For the past 100 years Russia has been a country of extreme ideas, and extreme policies based on those ideas. This has resulted in an overall poor economic performance and immense human suffering. As so often in Russian history, what happens now depends very much on one man and on the attitudes of others to him.
The Bolshevik Revolution of October 1917 was an extreme act - based on extreme ideas - which was almost immediately accompanied by abuse of power. This was to be the pattern for the next 70 years; which reached its apex under Josef Stalin in the late 1930s, and again in the period between the end of World War II and Stalin’s death in 1953.
It was not only Lenin, Stalin, Georgi Malenkov, Nikita Khrushchev and their close associates who abused their powers. They had a great deal of help from many senior communist party officials and the active assistance of many thousands of lesser officials.
And this was all ultimately made possible by the subservience of people in general to whoever seemed most powerful, by the almost passive acceptance of millions of others, and by the readiness of so many to believe that the man-in-power was really working for them (i.e., faith in a “Tsar”) rather than himself and those close to him.
These extreme activities and abuse of power were based on a foreign idea (marxism) and justified as being necessary for the greater good.
Economically, the communist system of command for the economy was not totally unsuited to the times. While government involvement was a disaster for the agriculture sector, large scale industrialisation projects did benefit from government co-ordination (which gave Russia an advantage over the disorganised German economy during World War II) but the world and the needs of the Russian economy changed in the post-war period.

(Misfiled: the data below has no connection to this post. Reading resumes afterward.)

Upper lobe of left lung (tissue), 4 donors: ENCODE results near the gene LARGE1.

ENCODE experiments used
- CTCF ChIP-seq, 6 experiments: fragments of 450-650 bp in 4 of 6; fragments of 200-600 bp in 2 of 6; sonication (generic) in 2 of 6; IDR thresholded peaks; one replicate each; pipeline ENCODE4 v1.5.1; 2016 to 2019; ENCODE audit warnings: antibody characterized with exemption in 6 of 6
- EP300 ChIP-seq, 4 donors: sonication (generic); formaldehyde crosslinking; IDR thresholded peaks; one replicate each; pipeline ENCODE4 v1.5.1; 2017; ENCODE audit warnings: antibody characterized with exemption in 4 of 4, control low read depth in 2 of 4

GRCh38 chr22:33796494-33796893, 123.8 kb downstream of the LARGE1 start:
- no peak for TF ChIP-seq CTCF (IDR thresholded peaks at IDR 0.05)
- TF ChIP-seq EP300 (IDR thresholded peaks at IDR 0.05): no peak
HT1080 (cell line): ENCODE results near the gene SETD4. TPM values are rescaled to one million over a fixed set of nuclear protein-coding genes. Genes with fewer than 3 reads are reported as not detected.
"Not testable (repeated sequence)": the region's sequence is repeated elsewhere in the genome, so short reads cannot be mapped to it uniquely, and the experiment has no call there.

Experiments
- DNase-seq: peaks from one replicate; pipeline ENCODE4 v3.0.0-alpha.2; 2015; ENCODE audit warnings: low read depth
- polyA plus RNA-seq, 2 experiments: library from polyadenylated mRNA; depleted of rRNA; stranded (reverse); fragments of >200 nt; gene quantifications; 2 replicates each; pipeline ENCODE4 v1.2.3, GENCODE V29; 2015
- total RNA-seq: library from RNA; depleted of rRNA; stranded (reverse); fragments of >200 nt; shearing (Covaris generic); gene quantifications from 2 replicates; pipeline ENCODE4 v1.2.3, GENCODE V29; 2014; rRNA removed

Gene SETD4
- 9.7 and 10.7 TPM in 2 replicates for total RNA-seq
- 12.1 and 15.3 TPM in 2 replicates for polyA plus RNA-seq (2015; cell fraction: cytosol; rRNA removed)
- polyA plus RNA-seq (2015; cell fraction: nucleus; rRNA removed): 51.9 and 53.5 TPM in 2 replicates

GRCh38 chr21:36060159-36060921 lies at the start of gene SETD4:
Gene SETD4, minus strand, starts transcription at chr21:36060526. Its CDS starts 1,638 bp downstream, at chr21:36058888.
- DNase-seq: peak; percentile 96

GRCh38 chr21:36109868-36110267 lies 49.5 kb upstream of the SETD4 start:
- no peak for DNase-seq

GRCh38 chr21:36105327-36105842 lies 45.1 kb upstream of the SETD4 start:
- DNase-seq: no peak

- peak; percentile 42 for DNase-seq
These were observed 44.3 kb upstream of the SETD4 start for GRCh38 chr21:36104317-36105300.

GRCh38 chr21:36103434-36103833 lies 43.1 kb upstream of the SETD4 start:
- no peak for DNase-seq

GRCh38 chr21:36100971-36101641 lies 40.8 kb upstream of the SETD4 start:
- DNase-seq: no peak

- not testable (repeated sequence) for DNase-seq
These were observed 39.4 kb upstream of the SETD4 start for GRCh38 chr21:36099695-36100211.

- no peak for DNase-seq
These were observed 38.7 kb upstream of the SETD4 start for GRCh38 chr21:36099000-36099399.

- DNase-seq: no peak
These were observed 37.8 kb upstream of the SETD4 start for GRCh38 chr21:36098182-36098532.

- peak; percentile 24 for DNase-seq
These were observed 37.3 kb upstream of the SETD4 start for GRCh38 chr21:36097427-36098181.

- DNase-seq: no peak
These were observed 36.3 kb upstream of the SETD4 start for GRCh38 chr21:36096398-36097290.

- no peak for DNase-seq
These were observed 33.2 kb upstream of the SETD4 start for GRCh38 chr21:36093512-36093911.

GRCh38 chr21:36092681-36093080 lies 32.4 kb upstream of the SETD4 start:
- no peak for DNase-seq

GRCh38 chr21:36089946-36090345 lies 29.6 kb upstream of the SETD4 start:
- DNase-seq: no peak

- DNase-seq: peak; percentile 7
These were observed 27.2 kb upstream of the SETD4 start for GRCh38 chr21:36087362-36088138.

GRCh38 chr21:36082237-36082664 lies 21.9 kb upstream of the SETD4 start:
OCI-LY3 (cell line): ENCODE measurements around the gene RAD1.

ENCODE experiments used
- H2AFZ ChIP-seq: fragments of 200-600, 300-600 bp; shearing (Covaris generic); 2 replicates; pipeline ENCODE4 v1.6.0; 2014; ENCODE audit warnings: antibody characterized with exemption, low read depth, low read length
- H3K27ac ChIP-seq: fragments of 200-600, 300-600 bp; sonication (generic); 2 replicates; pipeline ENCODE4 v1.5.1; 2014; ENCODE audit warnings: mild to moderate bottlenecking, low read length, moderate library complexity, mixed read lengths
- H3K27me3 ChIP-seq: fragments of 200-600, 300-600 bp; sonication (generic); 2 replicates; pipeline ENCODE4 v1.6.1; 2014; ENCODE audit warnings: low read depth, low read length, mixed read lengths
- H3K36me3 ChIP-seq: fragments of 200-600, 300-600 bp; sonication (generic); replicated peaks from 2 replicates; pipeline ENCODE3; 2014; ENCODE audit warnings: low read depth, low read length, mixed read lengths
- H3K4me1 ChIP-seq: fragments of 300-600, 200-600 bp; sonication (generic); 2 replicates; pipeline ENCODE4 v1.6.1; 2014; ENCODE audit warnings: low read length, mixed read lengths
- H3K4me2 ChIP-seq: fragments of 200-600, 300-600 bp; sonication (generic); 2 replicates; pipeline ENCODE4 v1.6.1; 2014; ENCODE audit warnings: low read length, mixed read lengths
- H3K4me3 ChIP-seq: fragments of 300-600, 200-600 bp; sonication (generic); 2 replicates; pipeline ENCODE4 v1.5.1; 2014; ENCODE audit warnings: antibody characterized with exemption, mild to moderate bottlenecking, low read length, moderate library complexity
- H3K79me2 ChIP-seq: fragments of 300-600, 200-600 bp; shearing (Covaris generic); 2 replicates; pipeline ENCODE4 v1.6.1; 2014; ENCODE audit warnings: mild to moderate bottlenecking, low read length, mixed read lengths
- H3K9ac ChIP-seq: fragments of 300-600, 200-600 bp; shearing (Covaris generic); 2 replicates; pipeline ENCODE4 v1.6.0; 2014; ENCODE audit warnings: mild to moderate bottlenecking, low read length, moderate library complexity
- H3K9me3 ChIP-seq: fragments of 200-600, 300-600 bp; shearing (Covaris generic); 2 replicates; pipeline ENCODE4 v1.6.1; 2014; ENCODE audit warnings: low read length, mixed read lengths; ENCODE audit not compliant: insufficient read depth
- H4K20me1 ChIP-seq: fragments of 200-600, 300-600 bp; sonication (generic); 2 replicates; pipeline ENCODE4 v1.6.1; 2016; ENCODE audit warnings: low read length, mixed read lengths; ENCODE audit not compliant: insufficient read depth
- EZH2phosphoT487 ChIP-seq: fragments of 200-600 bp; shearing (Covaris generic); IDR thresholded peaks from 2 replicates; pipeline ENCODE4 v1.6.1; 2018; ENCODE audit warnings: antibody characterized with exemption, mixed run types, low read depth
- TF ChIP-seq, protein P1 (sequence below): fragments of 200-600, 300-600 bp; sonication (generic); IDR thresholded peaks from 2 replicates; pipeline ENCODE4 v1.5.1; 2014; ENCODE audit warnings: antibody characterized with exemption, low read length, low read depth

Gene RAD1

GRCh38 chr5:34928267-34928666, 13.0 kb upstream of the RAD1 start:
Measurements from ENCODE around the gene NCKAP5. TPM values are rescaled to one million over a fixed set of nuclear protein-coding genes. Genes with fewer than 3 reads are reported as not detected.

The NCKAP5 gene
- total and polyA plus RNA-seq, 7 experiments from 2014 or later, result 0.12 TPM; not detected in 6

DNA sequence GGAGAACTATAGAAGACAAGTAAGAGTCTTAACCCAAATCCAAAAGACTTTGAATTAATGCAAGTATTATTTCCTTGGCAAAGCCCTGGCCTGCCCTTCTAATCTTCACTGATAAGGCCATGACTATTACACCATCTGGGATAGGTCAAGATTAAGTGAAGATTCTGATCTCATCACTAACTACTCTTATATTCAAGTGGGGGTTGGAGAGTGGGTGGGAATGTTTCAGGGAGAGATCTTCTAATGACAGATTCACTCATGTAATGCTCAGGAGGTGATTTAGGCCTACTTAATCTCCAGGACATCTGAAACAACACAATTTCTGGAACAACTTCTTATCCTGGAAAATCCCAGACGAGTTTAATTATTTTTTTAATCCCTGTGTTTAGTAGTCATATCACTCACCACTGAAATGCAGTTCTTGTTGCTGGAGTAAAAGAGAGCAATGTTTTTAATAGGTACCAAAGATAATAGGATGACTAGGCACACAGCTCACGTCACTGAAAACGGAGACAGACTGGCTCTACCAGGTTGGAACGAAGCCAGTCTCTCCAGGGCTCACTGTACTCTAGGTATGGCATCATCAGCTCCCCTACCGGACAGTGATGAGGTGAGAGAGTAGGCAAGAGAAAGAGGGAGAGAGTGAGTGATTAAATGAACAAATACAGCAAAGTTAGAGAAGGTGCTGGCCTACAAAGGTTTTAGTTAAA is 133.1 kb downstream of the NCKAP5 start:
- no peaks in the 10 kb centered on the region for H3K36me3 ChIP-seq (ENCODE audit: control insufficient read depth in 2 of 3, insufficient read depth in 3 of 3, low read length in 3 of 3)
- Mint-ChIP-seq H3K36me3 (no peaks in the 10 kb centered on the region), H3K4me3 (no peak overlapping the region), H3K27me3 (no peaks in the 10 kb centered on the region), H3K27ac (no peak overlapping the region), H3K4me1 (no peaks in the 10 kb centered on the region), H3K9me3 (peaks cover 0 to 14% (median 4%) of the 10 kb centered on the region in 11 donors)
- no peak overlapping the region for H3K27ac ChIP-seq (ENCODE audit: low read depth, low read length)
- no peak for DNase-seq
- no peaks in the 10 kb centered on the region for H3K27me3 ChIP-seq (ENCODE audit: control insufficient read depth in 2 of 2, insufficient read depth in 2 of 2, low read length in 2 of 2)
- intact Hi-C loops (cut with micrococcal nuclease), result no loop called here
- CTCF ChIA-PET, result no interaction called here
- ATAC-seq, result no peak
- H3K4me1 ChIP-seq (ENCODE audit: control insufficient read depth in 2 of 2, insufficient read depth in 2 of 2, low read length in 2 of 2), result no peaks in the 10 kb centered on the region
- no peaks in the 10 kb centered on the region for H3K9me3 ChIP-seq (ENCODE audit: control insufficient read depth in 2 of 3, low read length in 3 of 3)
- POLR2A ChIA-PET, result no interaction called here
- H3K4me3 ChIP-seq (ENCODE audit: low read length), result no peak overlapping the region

While some attribute the eventual collapse of the Soviet Union to President Ronald Reagan’s willingness to engage the USSR in a military spending competition which would inevitably exhaust it, the Russian economic system was already passé - the need for large-scale industrial projects was past, and the command economy was just not suited to anything like the efficient production of consumer goods and the electronics revolution that so helped Japan recover from the war.
At the time of the start of the collapse of the Berlin Wall in late 1989, my knowledge of Russia was limited to history books and media coverage of the USSR as the enemy of Australia and the West. In 1991, galvanised by a speech by a former Australian trade commissioner to Hungary, I decided - with my interest in both history and economics - that I had to go and see communism before it had completely disappeared.
I was in for a surprise. The ex-trade commissioner had left the impression that the difference between economic systems of Hungary and the USSR was not that great: indeed, he talked mainly in terms of the communist bloc as a whole.
I used whatever contacts I had in the Australian public sector and in financial markets (I was then chief economist of an Australian bank) to arrange appointments with senior officials in Hungary, Poland, Czechoslovakia and Russia.
The surprise in the first three countries was the extent to which markets operated. Much of Poland’s agriculture had remained private under communism, Hungary had been experimenting on-and-off with aspects of a market economy for several decades, and all three had both foreign tourists and shops reasonably well stocked with consumer goods.
Only Russia (Moscow and St Petersburg) conformed to my drab expectations. I was particularly surprised by the poor physical condition of most buildings and facilities, something I put down to a command-economy induced emphasis of production volumes at the expense of quality and subsequent maintenance expenditure.
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